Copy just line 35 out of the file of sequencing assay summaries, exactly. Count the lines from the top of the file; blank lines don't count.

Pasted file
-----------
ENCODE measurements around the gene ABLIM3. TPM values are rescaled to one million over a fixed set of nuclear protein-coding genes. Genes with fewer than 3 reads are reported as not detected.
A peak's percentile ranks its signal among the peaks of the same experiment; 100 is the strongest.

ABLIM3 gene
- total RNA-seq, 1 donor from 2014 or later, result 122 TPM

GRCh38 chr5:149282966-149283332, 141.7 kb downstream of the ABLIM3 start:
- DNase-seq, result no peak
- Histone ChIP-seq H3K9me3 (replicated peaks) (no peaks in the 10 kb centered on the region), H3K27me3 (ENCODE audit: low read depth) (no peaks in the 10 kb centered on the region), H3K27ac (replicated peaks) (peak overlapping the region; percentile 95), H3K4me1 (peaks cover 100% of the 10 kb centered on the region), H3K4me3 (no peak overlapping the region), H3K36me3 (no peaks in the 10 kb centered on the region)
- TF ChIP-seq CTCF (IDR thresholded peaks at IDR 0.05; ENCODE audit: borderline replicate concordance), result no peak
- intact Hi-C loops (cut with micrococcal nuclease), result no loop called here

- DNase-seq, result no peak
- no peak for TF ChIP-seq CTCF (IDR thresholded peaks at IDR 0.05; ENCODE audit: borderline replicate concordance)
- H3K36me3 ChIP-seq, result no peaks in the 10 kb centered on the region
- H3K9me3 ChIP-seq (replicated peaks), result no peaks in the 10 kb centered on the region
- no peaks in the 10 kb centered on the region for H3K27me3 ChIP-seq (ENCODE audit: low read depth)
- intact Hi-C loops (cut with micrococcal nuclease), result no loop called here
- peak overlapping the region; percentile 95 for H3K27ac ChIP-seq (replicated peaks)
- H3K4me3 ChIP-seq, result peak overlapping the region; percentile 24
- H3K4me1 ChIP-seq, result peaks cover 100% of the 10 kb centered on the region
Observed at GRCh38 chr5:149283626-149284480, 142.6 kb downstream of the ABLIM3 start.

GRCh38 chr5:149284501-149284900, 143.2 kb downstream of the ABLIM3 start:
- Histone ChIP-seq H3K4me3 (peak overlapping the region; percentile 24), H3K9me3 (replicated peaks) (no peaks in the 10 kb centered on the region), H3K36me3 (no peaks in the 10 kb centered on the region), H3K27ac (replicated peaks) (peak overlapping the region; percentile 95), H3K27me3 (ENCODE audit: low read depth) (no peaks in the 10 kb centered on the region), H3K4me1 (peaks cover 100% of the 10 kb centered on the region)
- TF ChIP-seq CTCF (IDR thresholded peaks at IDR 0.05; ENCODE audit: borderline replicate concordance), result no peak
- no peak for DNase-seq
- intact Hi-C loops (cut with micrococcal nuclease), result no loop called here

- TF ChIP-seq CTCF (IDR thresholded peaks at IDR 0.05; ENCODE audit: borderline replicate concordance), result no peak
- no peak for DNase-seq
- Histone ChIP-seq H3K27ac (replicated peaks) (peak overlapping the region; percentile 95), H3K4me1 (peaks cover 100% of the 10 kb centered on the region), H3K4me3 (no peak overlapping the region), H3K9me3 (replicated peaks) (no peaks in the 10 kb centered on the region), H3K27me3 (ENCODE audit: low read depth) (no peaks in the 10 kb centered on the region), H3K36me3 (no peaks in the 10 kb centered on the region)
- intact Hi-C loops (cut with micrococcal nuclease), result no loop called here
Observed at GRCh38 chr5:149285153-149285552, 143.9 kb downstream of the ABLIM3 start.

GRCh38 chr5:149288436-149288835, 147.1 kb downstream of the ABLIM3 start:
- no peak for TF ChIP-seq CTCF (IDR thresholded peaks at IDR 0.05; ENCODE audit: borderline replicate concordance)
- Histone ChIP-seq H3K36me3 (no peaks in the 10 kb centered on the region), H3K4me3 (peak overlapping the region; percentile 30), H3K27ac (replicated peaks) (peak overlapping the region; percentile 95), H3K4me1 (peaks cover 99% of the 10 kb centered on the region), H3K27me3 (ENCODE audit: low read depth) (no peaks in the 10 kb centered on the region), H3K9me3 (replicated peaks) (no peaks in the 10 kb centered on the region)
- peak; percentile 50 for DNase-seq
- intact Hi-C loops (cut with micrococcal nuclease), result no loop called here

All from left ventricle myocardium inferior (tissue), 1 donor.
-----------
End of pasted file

All from left ventricle myocardium inferior (tissue), 1 donor.